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Renew Economy Friday, February 12, 2016 - 14:04 Source

Price surges are being blamed on wind energy. Cherry-picked numbers that serve to confirm a belief that already exists is something you're going to see a lot of this year.

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Renew Economy Friday, February 12, 2016 - 13:54 Source

Energy regulators say they "cannot identify" benefits of rooftop solar and battery storage. So here's a long list, and a blast from leading expert for promoting a "sense of entitlement", serving the interests of incumbents and discriminating against consumers.

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Renew Economy Friday, February 12, 2016 - 13:43 Source

Tasmanian Economic Regulator’s draft report on solar feed-in tariff ignores the challenge of energy security in Tasmania, the changes facing electricity industry nationally, and climate change.

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Renew Economy Friday, February 12, 2016 - 13:26 Source

After an "excruciating" few months, an upbeat Musk calls Model X the "best car ever" and hints Tesla could soon deliver its first profit.

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The Australian Independent Media Network Friday, February 12, 2016 - 13:04 Source

What is this government trying to do and why? They want lower taxes and smaller government but why? They want a surplus but why? They want to boost economic growth to create more jobs and provide more revenue but how? One reason they are finding it hard to even appear like they have a plan…

The post What is this government trying to do and why? appeared first on The AIM Network.

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Cheeseburger Gothic Friday, February 12, 2016 - 12:50 Source

That's what Starfleet calls them, so that's what they are.

Nice story in The New Yorker about how we captured them and made them our slaves*.

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Delimiter Friday, February 12, 2016 - 12:47 Source

Australia-based law firm Macpherson Kelley has deployed Commvault's data platform and Pure Storage FlashArray in order to improve information management and boost efficiency.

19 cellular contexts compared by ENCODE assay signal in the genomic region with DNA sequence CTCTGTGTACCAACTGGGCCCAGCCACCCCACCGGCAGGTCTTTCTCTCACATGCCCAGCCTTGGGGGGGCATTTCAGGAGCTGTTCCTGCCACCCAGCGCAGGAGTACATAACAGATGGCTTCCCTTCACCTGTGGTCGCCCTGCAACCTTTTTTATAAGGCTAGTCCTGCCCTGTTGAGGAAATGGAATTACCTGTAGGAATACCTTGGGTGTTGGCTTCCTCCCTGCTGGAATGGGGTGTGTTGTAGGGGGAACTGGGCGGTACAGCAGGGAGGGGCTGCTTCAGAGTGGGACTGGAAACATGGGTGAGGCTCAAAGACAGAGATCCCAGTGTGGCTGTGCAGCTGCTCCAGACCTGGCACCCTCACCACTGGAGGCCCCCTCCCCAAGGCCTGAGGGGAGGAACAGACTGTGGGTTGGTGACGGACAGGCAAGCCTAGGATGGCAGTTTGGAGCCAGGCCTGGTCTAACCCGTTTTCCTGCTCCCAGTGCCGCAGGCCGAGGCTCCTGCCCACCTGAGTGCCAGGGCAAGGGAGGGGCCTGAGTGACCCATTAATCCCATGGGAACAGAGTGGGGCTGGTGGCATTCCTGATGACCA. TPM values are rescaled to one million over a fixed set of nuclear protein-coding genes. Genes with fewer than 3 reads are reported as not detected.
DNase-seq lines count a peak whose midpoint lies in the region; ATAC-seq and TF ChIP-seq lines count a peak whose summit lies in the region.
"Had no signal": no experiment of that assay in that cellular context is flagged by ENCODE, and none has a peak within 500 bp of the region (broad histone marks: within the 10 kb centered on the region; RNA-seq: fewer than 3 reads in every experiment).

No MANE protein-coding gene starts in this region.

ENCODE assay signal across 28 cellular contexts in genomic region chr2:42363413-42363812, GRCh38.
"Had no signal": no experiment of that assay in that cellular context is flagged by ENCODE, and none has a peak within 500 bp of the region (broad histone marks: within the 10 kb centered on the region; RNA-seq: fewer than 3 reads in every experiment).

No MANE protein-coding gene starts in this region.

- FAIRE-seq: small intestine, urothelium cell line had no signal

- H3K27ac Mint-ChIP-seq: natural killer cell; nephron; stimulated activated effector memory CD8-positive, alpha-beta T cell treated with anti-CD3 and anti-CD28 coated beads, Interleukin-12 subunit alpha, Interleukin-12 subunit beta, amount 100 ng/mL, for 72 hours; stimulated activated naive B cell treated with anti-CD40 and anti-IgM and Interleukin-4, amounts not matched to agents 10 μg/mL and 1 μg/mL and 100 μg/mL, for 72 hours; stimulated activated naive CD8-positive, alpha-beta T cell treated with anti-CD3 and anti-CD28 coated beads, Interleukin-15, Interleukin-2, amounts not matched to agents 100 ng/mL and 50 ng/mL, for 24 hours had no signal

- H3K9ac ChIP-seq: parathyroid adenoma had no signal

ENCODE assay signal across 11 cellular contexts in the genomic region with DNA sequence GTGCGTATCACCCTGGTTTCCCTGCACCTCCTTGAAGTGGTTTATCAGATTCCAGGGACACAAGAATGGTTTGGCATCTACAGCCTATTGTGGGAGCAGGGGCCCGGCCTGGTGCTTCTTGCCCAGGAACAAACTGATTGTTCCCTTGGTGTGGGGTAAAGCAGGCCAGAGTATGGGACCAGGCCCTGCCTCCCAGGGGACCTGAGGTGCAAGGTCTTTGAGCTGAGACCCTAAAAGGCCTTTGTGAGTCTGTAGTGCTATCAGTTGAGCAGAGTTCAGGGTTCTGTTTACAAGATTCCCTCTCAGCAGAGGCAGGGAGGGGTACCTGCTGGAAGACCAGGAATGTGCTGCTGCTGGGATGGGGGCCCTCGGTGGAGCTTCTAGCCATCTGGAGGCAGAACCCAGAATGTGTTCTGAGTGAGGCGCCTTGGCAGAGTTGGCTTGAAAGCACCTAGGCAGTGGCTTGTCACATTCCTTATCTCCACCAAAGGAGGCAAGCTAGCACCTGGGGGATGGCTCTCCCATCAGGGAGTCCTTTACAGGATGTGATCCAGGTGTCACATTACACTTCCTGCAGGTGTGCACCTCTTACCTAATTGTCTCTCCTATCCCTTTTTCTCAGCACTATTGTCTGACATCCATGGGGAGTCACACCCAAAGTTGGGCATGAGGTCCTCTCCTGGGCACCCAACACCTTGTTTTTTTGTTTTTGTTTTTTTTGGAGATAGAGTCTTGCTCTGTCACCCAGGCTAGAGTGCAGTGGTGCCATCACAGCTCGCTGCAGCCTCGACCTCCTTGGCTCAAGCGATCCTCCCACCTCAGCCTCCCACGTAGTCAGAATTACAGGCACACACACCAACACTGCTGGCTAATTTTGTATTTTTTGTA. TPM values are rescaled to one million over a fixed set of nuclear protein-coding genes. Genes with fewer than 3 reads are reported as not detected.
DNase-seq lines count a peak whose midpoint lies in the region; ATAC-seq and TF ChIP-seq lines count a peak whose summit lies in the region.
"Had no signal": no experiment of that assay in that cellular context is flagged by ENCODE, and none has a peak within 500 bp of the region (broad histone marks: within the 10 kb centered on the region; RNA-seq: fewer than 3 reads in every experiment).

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The Tally Room Friday, February 12, 2016 - 12:35 Source

According to a report in this morning’s Guardian, the Coalition, the Greens and Nick Xenophon appear close to an agreement on Senate voting reform. There’s also an accompanying media release from Lee Rhiannon.

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Popular Science Friday, February 12, 2016 - 12:29 Source

Around 60,000 years ago, modern humans left Africa to begin exploring other continents. Along the way they met other early humans, such as Neanderthals, and the different species periodically bred together. Scientists have known this for a few years—there's evidence in our DNA, of which 1.5 to 4 percent in modern Europeans and Asians is Neanderthal. But scientists never knew if those bits of genetic code had a lasting effect on our health.

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Popular Science Friday, February 12, 2016 - 12:29 Source

HBO's Silicon Valley is the best comedy about the tech industry in recent years (sorry Big Bang Theory — but not really). Actually, I would go as far as to say that Silicon Valley, created by former tech drone Mike Judge (of Office Space, Idiocracy and Beavis and Butthead fame), is actually one of the best comedies overall on TV these days. And now it's returning for a glorious third season on April 24.

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Popular Science Friday, February 12, 2016 - 12:28 Source

Today, February 11, 2016, LIGO scientists announced they had detected gravitational waves in September 2015—the first direct evidence of the cosmic inflation that created our universe. "The Tantalizing Quest For Gravity Waves," written by Arthur Fisher and originally published in the April 1981 issue of Popular Science, explores the international effort to detect these ripples in space-time.

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Popular Science Friday, February 12, 2016 - 12:28 Source

That hop across the pond is about to get longer. A new paper published in Environmental Research Letters finds that climate change could make flying even worse.

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Popular Science Friday, February 12, 2016 - 12:28 Source

Situated behind a mall and next to an open pit of a construction site, the northern Virginia headquarters of DARPA, the military's most forward-looking appendage, aren't so much nondescript as they are deliberately non-assuming--a shrine to technological triumph glistening like the infinite offices of suburbia. Inside, I joined a dozen or so other reporters for a meeting with DARPA director Arati Prabhakar and Steve Walker, DARPA's deputy director. We were invited here to discuss a very elaborate game of guesswork: what threats will emerge in the future, and what investments now can protect against them?

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Popular Science Friday, February 12, 2016 - 12:28 Source

DARPA is the Pentagon's future-looking technology projects wing, and it's also the world's foremost source of bad pun acronyms for military machines. Even if the President is turning down Death Stars, there's still plenty more of the future to mine for upcoming wars. At a media roundtable in northern Virginia yesterday, DARPA director Dr. Arati Prabhakar and deputy director Dr.

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Popular Science Friday, February 12, 2016 - 12:28 Source